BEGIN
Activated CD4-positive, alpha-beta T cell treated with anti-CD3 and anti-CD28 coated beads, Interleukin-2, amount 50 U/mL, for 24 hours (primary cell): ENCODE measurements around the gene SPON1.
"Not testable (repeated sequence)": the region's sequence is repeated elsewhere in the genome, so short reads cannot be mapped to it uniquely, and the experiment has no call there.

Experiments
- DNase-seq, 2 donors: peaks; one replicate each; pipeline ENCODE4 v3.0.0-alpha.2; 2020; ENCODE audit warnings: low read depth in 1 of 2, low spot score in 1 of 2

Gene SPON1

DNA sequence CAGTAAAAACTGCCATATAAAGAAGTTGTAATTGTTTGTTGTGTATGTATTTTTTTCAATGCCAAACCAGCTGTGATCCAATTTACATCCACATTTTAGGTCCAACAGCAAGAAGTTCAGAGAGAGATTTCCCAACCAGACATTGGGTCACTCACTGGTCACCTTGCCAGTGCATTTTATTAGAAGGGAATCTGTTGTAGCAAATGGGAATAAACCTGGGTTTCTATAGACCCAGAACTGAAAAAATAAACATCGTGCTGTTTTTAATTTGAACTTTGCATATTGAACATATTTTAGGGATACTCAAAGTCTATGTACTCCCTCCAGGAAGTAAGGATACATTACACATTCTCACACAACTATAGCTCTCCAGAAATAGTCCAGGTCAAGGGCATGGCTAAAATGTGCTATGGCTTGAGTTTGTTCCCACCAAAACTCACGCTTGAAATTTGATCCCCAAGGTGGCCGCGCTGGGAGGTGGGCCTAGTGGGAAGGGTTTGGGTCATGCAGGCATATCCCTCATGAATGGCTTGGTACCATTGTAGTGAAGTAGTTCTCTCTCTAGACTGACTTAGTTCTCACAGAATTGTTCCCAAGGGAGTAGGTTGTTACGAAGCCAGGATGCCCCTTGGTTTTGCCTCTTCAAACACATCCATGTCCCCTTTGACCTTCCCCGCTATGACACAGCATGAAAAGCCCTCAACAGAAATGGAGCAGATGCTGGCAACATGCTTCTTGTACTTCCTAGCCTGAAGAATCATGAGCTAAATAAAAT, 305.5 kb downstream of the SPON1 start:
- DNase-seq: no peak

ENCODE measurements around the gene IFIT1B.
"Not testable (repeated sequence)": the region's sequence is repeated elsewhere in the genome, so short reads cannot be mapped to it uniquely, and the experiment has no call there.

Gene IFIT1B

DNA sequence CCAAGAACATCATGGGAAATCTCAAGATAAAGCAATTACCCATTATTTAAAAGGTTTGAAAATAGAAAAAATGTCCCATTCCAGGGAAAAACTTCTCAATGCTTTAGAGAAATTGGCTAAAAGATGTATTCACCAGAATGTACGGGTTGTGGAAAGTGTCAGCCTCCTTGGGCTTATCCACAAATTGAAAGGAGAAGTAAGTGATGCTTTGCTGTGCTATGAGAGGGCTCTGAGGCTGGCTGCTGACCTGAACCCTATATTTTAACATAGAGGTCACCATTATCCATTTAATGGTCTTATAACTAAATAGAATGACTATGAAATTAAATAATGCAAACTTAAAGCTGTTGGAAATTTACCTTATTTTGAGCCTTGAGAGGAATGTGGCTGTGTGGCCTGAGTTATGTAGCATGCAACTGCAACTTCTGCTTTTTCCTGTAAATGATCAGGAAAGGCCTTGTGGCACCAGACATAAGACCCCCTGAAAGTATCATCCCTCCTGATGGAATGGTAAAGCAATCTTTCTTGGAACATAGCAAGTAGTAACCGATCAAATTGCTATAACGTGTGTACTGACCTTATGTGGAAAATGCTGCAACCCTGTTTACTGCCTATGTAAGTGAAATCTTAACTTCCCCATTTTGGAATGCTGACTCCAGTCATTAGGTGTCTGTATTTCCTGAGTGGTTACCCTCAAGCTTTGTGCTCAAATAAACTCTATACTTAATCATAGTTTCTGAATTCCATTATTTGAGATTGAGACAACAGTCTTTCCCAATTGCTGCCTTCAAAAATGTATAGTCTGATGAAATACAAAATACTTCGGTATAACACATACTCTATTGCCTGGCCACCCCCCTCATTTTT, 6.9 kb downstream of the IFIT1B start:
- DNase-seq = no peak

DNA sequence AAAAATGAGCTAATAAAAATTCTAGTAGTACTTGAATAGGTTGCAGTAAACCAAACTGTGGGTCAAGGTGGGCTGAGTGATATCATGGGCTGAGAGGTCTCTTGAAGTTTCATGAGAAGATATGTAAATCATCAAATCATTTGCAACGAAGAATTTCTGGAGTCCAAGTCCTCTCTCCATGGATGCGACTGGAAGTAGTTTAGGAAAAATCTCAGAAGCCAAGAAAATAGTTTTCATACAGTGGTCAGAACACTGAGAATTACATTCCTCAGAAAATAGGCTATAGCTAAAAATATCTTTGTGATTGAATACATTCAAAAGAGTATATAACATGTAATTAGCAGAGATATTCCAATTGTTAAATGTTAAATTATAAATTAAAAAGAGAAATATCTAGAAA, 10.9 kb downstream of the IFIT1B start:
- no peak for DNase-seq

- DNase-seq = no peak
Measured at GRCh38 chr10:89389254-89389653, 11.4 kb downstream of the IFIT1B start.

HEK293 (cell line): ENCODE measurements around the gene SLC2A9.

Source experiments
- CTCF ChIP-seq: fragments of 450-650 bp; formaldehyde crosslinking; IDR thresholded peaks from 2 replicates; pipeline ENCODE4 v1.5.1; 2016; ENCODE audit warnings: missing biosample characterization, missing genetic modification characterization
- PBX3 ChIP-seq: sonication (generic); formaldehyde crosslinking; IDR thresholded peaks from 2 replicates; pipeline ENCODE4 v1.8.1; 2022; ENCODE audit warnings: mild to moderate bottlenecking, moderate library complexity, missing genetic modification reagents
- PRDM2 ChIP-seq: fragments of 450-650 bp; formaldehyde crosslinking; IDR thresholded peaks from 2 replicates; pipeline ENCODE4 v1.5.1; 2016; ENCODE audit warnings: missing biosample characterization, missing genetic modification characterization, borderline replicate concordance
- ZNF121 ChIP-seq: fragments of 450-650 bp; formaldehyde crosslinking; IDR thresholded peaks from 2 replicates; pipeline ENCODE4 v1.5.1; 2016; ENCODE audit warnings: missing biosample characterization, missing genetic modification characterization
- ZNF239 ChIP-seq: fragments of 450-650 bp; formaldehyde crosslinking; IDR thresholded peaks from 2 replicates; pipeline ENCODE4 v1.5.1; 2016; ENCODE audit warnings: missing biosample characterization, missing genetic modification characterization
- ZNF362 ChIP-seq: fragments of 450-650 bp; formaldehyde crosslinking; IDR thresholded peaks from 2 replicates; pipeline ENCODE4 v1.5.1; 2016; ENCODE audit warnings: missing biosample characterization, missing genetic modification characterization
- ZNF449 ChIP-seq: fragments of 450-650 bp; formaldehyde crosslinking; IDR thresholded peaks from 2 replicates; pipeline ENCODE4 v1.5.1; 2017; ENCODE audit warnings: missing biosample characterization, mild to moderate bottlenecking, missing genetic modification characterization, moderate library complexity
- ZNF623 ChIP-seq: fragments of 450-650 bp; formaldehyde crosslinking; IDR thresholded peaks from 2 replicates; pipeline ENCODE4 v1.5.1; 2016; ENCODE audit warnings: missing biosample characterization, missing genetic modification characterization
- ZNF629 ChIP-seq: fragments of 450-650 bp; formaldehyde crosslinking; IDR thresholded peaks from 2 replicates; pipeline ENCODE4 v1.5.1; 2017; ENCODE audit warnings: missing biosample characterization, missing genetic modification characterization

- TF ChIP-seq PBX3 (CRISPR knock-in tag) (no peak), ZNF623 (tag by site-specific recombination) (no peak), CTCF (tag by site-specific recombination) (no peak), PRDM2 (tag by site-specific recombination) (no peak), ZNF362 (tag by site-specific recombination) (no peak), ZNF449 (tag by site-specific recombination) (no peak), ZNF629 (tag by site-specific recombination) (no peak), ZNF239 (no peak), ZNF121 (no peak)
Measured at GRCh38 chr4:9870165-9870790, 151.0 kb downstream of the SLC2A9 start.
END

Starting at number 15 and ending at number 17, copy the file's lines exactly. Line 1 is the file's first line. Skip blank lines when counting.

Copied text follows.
- DNase-seq = no peak
Measured at GRCh38 chr10:89389254-89389653, 11.4 kb downstream of the IFIT1B start.

HEK293 (cell line): ENCODE measurements around the gene SLC2A9.